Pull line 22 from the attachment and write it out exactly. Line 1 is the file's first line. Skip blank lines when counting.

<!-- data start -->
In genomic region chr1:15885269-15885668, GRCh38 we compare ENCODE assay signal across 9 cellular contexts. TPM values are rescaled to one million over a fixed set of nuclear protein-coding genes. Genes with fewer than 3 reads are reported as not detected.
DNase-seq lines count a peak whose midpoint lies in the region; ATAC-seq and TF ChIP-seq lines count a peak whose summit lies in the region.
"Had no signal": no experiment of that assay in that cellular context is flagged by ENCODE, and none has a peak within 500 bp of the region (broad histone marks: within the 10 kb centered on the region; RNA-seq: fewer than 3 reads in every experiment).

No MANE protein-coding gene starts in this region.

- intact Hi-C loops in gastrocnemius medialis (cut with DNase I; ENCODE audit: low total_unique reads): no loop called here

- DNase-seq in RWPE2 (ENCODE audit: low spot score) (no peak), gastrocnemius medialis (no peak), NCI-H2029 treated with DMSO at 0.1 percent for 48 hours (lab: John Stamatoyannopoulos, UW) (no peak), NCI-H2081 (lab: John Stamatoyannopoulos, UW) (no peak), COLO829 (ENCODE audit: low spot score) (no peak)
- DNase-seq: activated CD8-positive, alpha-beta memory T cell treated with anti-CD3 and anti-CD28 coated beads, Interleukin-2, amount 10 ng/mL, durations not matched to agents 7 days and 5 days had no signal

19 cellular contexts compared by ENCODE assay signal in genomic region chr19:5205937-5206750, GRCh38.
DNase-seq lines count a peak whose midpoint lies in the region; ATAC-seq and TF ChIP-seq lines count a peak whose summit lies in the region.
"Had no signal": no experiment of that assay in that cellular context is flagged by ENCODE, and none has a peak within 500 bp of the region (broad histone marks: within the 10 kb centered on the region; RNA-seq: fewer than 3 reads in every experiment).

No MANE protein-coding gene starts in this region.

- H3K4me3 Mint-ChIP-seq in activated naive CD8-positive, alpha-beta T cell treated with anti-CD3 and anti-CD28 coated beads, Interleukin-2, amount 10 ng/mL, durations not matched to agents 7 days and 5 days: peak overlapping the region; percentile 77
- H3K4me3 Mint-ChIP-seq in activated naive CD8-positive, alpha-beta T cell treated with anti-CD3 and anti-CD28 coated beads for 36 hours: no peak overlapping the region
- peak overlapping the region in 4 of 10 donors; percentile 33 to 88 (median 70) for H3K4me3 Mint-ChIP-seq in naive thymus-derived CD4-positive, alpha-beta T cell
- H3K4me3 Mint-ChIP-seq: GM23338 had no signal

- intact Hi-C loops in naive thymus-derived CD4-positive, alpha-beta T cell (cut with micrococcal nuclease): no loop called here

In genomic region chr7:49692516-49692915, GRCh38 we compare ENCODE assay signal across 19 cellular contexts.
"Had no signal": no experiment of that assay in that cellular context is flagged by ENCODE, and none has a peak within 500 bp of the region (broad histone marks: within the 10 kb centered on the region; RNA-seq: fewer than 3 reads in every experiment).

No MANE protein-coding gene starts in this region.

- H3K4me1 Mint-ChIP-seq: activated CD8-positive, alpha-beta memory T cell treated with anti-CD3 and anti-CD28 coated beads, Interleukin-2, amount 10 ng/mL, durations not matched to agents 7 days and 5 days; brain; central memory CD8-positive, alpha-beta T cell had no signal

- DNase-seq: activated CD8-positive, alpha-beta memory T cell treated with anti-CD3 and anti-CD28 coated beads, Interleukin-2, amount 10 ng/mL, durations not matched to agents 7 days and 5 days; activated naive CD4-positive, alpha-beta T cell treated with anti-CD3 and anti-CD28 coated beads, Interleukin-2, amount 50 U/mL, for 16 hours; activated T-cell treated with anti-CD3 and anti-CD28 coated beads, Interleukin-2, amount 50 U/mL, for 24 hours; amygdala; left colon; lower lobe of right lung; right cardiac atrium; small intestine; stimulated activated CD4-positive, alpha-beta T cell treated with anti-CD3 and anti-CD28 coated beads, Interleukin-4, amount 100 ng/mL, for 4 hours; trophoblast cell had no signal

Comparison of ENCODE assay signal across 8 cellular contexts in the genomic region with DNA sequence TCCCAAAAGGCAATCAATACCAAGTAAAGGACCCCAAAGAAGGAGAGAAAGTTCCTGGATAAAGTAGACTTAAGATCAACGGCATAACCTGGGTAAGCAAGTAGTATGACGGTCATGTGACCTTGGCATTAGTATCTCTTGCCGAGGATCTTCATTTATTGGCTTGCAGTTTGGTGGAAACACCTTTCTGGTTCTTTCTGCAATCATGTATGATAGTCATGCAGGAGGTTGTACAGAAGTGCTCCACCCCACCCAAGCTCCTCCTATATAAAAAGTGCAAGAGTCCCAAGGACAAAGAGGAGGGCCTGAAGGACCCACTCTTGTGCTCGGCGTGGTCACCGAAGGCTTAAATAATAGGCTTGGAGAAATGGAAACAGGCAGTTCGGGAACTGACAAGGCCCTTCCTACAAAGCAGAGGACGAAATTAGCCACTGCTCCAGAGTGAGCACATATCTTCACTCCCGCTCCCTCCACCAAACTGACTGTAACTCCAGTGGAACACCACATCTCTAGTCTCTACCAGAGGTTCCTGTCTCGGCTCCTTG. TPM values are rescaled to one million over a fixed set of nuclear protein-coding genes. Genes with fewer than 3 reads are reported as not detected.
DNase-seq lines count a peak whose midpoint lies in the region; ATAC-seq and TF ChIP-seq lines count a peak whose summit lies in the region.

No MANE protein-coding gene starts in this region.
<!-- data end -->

Comparison of ENCODE assay signal across 8 cellular contexts in the genomic region with DNA sequence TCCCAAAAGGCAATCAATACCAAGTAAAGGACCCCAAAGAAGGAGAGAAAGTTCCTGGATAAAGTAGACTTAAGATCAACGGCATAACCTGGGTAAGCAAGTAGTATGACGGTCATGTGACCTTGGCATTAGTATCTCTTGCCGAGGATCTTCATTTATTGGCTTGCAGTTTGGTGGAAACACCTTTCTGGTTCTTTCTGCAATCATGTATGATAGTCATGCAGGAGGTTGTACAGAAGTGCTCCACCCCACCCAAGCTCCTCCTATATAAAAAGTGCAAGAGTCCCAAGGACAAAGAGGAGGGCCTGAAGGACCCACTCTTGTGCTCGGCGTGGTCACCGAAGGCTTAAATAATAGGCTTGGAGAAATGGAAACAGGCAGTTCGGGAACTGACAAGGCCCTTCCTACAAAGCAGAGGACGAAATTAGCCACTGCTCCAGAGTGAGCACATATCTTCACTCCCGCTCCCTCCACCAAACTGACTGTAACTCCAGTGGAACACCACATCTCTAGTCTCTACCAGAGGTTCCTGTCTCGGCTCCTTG. TPM values are rescaled to one million over a fixed set of nuclear protein-coding genes. Genes with fewer than 3 reads are reported as not detected.